Tuesday, May 26, 2015

Vintage Sea-Inspired DIY Wall Art

I know. The title of this post is kind of a mouthful. But that's the best way I can describe this project. And since the last project I blogged about was admittedly kinda lame (albeit functional), I promise this one will make up for it! Consider that your warning for a long post with lots of pictures ahead.  :)

This is one of those things I've had on my to-do list for several weeks now, but I finally had the time, motivation, and materials to get it done over Memorial Day weekend. One of the other reasons it took so long to get started was that I didn't exactly know how to bring my vision to life. I hadn't seen any specific examples of what I wanted to do. But I'm happy to say that it turned out beautifully in the end! And, I have to say right off the bat that the total cost was less than $5!!!

Let me rewind just a bit. It all started when I was thinking about how to decorate our hall bathroom. We have 10-foot ceilings and there was a large expanse of wall above our towel rack just crying out for attention. 

I'm really digging beach/sea-themed decor right now, and after some searching I found these vintage-looking sea printables via Pinterest. I knew they would be perfect, and the colors would look great with our bathroom walls (which are painted Behr Mojito). I printed them out on regular paper on a laserjet printer (*cough cough* at my office). I'm not even sure if the images were high-resolution, but they looked pretty decent to me once printed.

However, the size of these pictures (about 5" x 9") didn't match a standard frame size, so there was my obstacle. I'd either going to have to make my own frames or figure out some other creative way to display them. I looked at several stores to see what other photo display options there were, and they either didn't work or were too expensive.  After more brainstorming, I decided I'd just Mod Podge the printed images right onto four pieces of wood. Simple enough. 

I found a piece of "common wood" at Home Depot for less than $4. In fact, it was exactly $4 with tax. The width was just perfect for what I needed, and the length gave me a little extra to spare in case I messed something up! I think the wood is actually just pine (according to my hubby). Anyway, he helped me cut it into four pieces which were about 7" x 11" each, so that I'd have roughly an inch border around the edge. 

Actually my husband cut the first one, and then I cut the other three. 
And managed to keep all of my fingers in the process, thankyouverymuch.

But there were still more decisions to make, like what color the wood should be. Since the background of the prints was already very light, I decided against painting it white. I already had some Ebony stain on hand, but didn't want it to be quite that dark. While perusing Pinterest for inspiration, I found this blog post describing how to instantly "age" new wood using a vinegar/steel wool mixture and brewed tea. I was immediately intrigued and knew this was the effect I wanted!  If it didn't turn out right, at least I would only be out $4 for the cost of the wood.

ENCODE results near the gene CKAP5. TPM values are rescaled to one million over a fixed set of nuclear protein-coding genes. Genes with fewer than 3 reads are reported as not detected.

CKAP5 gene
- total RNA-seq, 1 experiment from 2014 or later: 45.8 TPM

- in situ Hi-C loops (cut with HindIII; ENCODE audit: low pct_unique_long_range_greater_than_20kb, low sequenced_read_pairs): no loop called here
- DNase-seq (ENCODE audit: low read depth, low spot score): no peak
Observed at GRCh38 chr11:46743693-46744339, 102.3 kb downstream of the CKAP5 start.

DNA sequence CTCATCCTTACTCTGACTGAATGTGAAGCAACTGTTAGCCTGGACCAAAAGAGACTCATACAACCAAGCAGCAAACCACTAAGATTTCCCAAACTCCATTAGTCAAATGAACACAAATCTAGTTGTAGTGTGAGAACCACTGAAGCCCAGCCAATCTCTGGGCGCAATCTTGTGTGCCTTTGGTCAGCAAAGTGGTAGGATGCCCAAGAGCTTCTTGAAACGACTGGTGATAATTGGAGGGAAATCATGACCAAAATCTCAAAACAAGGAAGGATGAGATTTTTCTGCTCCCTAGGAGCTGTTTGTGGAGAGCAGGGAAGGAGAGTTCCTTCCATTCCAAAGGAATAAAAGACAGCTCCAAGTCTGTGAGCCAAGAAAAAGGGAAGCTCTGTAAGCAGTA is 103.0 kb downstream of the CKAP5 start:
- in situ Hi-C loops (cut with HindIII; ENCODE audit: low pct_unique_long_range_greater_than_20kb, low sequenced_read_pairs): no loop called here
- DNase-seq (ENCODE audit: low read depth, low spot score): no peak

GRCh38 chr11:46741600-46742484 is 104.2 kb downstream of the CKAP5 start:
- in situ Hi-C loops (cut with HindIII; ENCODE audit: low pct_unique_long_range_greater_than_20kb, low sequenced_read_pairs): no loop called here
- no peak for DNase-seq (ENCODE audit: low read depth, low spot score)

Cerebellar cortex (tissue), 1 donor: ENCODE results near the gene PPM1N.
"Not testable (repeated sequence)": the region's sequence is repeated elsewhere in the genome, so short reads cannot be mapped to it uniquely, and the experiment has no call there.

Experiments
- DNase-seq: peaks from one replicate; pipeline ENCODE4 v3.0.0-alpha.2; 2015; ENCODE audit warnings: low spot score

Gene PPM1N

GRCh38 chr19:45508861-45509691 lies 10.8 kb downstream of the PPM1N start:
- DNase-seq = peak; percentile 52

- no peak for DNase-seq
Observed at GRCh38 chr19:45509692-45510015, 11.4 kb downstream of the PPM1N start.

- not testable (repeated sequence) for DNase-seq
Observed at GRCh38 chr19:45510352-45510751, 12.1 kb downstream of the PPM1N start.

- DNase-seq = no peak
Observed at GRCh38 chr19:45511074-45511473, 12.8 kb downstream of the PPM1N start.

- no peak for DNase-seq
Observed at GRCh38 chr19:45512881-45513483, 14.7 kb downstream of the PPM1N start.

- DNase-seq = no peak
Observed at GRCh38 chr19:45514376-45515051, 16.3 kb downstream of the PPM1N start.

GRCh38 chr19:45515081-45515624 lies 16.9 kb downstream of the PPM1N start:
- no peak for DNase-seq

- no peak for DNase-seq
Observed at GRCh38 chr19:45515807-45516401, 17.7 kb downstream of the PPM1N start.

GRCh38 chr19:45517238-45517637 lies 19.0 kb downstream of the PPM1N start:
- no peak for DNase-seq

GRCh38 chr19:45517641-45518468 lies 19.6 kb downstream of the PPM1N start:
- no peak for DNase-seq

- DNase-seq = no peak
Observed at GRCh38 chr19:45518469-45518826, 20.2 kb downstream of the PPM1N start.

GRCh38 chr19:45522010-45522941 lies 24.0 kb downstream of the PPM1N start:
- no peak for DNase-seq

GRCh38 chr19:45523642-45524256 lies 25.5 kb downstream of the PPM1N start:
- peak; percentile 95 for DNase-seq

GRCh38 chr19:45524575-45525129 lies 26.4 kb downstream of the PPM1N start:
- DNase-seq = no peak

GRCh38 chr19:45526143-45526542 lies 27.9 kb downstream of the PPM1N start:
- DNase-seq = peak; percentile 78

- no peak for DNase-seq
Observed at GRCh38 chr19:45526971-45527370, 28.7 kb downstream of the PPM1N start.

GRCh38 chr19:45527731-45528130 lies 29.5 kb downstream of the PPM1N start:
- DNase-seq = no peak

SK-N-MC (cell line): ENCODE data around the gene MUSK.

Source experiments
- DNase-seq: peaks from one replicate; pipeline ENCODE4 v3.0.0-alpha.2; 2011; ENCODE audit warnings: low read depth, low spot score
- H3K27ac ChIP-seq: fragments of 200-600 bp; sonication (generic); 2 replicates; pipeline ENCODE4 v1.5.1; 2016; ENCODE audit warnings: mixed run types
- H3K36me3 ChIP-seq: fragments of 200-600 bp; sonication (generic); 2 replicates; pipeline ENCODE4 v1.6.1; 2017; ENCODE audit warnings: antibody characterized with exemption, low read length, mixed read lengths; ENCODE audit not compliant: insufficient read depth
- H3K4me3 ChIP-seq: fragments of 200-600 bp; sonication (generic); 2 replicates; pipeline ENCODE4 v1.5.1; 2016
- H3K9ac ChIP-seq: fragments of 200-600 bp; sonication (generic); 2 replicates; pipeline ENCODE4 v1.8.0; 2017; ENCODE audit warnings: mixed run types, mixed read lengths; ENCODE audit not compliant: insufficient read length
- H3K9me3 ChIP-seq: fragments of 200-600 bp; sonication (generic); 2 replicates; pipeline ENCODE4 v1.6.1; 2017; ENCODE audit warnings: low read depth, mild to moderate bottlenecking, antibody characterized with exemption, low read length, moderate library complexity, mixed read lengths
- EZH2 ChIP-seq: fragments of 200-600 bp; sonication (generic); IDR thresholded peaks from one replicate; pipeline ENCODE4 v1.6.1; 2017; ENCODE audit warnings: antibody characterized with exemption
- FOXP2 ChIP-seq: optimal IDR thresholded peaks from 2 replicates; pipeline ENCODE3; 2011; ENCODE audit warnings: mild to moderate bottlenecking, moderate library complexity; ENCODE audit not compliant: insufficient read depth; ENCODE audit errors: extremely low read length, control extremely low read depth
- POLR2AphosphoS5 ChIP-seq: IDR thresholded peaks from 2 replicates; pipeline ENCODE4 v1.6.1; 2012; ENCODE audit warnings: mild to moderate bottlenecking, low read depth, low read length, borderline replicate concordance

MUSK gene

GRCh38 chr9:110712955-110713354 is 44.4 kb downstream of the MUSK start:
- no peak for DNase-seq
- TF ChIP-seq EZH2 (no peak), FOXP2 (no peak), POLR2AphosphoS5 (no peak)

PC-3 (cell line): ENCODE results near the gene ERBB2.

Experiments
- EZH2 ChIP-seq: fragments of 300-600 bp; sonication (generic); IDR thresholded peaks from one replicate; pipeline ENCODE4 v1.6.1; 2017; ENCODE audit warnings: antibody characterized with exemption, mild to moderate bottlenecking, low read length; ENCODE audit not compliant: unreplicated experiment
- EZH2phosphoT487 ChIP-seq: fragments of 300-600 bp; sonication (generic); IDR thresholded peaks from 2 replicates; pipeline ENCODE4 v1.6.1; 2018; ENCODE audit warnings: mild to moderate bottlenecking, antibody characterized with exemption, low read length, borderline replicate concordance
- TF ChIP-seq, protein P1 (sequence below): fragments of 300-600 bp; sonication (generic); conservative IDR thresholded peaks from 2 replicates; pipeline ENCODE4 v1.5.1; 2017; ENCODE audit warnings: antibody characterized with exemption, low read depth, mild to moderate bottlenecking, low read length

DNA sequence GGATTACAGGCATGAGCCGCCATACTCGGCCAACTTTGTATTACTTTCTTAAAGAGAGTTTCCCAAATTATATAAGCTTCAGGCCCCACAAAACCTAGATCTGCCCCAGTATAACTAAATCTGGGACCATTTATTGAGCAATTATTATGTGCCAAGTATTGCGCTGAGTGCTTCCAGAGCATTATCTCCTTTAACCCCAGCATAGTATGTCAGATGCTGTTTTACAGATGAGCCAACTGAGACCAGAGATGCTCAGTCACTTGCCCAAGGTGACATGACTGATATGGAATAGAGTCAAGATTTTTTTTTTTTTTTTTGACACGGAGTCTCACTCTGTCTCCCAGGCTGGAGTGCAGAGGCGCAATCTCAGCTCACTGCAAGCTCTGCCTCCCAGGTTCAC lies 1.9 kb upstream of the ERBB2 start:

I won't go into detail about the process here, because Jeanette did a great job on her blog. I followed the instructions exactly, so just go read her post at Country Design Style if you want a step-by-step rundown! :)  In any case, the faux aging process worked like a charm. Here's the test piece I tried first, so you can see the difference compared to the natural wood. 

Impressive, right? It was the perfect weathered brown color to complement my vintage-y prints! After seeing the success of my test scrap, I dove right into "staining" the four larger pieces. After a few hours to allow for drying, I added a thin coat of Minwax Wipe-On Polyurethane in a satin finish for good measure. 

Once the poly had dried, it was time to apply the prints. I used a foam brush to wipe a coat of Mod Podge onto the back of the paper, then pressed it down onto the wood, doing my best to smooth out any wrinkles and bubbles. Then I brushed another coat on top of the paper and also onto the wood around the edge. I wanted to make sure it had a good protective layer since it would be in a bathroom with occasional humidity from the shower.  Here's how it looked when the Mod Podge was still wet:

I let all of the pieces dry overnight, so by then the Mod Podge had turned clear with a nice satin finish. You could see the brush strokes up close, which I actually like.

It was all coming together -- maybe even better than I had imagined! The only thing left to do was add sharktooth hangers to the back, and mark the placement on the bathroom wall. When I did my stairwell gallery wall a few years back, I learned the easy way to do this by taping up paper templates as a guide for where to put your nails. 

Finally I was ready to hang up my finished "artwork." It was a bit of a challenge to get photos at different angles in our small bathroom (yes, I did stand on our toilet and in the shower), but here's the final result! 

And a close-up of each one!

Did I already mention the cost of this project was under $5?!?! Of course, it helped that I had everything on hand except the wood. But even factoring in the cost of the other items--vinegar, steel wool, tea bags, and Mod Podge--this is a pretty inexpensive project.

I'm also really glad about discovering the "aged wood' technique, because I have a feeling it'll come in handy again someday! 

What do you think about my project? When was the last time you had to get creative about displaying photos or artwork? I'd love to hear from you!

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